‘Dump The Drugs’ Day Is For Unused Medicine


Unbeknownst to parents, some kids raid the medicine cabinets for unused prescription pills and sell them, swallow them, or both.

On Wednesday, April 8, parents are invited to clear their cabinets during Dump the Drugs day.

Residents can dispose of their unused prescription drugs at the Payson Fire Department stations on Main Street and Rancho Road or the Hellsgate Fire Department on Highway 260 from 7:30 a.m. to noon.

Organized drug dumping days are the best way to throw away unused pills, said Payson Police Chief Don Engler. Flushing pills down the toilet can contaminate the water supply, and leaving them in the cabinet can lead to kids stealing them.

“We view it as a serious problem because it does involve some youth in our local community,” Engler said.

“I’m very concerned we’re going to have a young person overdose to the point where it could become fatal. It would be a terrible thing to happen in our community.”

In 2008 and so far this year, 26 people have been arrested for prescription drug violations, according to Engler.

A Wednesday assembly at Rim Country Middle School will run from 12:45 p.m. to 3:20 p.m. where students will see a worst-case pill-popping scenario unfold, said GEAR UP Intervention Specialist Kristi Ford.

The assembly shows the ramifications of a child swallowing pills, which then necessitates a trip to the emergency room. Police arrest the kid who sold the pills, and the audience can comprehensively witness the medical and criminal consequences of illegally taking prescription medications.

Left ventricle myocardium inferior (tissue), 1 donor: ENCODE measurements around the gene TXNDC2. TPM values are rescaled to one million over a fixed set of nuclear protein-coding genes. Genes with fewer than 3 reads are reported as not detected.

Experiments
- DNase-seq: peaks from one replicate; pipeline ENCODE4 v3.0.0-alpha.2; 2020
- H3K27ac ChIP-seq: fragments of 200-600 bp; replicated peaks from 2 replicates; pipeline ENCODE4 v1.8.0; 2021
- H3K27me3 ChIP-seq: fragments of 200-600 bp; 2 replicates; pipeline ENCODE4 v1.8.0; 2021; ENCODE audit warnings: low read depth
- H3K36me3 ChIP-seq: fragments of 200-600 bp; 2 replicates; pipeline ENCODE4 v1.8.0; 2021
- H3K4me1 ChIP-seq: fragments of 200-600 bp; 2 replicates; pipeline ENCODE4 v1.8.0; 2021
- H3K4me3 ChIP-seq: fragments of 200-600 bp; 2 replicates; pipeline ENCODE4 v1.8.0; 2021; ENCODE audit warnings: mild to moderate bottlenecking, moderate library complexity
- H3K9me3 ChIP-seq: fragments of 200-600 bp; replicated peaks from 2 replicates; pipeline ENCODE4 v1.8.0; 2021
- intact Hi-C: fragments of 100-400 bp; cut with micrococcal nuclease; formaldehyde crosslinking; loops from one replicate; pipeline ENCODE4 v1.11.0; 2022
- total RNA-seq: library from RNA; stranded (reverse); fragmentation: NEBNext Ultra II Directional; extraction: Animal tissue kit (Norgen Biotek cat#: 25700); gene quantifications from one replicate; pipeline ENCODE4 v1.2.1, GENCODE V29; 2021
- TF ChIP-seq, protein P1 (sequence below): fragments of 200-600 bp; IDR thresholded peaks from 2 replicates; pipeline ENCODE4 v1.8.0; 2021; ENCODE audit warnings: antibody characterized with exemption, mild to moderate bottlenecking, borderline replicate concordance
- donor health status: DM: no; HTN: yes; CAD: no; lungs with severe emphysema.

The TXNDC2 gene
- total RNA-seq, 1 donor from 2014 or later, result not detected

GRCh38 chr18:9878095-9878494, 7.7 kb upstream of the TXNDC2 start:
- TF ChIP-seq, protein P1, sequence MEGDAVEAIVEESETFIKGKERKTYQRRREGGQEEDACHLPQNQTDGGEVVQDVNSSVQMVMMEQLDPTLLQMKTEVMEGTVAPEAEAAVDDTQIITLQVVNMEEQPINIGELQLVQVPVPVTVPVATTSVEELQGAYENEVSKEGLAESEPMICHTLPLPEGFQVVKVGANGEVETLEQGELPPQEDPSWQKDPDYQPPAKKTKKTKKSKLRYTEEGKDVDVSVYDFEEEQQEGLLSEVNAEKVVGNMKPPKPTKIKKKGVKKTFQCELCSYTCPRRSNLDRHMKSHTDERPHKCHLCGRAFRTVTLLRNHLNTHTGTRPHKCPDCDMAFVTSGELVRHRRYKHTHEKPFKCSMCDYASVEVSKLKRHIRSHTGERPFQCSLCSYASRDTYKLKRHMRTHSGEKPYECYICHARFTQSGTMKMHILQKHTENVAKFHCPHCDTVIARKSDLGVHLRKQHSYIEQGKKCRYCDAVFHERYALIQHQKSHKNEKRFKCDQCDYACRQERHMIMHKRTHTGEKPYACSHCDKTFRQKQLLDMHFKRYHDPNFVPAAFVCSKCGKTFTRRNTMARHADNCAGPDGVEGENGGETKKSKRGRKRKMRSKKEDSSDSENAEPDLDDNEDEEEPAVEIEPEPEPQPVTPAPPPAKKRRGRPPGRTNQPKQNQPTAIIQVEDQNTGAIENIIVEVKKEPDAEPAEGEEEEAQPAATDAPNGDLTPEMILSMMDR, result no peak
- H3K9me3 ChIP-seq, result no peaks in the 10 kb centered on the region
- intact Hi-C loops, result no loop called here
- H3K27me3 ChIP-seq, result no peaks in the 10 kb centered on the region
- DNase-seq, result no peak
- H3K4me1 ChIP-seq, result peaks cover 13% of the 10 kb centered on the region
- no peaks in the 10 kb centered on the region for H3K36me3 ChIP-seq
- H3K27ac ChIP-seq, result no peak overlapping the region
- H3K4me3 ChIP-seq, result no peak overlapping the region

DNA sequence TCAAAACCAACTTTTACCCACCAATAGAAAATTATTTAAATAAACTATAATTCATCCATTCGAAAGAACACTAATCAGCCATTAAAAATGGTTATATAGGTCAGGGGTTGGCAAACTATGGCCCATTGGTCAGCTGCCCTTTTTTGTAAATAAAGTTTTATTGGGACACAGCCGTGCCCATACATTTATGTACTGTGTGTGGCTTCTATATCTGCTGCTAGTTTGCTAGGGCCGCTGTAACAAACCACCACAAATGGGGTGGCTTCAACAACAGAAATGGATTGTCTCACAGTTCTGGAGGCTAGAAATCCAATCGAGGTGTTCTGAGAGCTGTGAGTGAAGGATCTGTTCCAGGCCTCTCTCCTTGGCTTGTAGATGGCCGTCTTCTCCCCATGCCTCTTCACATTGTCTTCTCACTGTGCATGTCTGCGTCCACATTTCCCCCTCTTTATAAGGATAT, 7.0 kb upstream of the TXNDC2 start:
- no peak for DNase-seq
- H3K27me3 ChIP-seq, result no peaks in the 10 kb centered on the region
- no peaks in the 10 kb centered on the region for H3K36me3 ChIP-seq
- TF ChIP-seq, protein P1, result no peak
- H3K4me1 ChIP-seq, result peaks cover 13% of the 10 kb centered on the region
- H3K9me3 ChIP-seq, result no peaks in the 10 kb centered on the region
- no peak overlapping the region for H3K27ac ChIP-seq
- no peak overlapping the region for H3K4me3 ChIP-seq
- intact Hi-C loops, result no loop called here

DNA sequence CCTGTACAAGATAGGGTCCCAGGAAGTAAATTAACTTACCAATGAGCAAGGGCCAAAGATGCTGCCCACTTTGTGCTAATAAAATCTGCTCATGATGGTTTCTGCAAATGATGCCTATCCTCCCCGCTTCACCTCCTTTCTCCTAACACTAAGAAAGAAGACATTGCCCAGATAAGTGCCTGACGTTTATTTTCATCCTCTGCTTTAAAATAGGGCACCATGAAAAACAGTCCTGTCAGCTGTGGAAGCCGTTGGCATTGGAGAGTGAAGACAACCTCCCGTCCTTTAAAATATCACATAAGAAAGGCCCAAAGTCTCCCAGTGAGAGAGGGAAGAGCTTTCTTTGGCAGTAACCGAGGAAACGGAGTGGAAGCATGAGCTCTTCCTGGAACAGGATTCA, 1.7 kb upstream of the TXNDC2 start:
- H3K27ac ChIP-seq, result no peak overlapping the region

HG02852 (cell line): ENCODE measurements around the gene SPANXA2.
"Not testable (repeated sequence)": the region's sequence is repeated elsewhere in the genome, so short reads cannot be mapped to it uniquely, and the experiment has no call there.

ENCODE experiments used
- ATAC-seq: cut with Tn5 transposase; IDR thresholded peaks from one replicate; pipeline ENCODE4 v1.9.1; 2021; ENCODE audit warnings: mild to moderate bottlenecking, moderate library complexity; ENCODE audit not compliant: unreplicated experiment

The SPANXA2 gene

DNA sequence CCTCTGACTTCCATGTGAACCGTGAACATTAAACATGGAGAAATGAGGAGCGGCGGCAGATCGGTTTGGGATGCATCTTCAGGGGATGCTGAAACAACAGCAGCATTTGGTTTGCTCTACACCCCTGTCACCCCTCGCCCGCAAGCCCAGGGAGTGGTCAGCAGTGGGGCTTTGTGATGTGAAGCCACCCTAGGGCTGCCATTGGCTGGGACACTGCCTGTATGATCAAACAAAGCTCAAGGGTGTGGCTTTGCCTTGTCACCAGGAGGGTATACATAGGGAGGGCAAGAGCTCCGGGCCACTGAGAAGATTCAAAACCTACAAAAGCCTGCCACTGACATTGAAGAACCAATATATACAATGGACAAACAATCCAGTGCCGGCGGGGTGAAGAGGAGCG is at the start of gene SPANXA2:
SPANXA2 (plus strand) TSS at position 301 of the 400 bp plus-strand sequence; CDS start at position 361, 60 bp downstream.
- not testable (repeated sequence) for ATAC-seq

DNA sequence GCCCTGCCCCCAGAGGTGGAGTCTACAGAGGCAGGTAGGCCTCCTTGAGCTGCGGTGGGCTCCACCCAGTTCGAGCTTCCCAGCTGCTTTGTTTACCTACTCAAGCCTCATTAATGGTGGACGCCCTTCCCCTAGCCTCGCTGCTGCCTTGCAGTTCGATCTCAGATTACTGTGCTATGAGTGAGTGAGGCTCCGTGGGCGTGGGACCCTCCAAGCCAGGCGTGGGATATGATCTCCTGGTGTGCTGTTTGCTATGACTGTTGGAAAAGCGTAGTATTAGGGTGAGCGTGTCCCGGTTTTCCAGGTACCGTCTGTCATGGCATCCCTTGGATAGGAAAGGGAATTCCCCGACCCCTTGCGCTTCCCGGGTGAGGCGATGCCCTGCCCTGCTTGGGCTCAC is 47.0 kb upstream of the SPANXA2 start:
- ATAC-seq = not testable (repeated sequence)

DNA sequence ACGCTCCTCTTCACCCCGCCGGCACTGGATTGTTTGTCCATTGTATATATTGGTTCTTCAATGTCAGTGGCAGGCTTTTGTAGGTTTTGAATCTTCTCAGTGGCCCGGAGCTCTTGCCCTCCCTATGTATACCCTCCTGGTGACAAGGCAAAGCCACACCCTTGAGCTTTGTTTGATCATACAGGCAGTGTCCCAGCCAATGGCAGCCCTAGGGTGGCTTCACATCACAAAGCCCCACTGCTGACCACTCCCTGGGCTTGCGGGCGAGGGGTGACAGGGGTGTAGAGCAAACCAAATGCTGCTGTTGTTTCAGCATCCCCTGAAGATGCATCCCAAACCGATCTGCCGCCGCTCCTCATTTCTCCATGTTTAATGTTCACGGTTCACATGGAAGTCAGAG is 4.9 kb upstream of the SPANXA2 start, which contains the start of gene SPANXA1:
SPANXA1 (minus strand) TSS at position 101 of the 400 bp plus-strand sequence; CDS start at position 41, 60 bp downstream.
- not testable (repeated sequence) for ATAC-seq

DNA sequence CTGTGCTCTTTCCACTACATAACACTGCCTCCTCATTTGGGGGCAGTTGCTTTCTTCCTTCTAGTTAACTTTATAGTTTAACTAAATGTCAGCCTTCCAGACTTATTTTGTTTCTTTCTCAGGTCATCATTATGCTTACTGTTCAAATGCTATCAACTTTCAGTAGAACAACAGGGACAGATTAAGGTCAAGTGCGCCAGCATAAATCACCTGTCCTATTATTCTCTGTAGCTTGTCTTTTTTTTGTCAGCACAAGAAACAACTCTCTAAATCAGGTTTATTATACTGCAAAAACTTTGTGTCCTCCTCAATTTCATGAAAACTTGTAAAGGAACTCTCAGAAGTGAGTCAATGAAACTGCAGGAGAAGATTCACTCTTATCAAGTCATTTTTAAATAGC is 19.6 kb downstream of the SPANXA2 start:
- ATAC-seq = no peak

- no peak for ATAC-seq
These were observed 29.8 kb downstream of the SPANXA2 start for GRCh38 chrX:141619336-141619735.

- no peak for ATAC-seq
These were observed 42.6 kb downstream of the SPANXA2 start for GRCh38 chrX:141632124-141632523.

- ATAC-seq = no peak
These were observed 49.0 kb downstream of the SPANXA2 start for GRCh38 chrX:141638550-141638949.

“They think it’s legal, but it’s not,” said Ford. “You cannot share prescription drugs. What is prescribed for one person taken by a person who weighs 100 pounds less could kill them,” said Ford.

Ford said that while prescription drug use has quietly infiltrated school campuses in Payson, its low-key nature makes the problem doubly dangerous to treat. Adults discover students take pills through “erratic behavior” or when other kids tell, Ford said.

“If we don’t know what they’ve taken, that’s really scary.” A student may think they have taken one drug when, in reality, it’s another. And, if a student drinks alcohol in addition to the pill, Ford said dangers are compounded.

“The whole point is to get drugs off the streets,” Ford said.

Wednesday’s event is sponsored by GEAR UP, an academic intervention grant, the Payson Police Department, the Payson Regional Medical Center and the Payson Public Schools.


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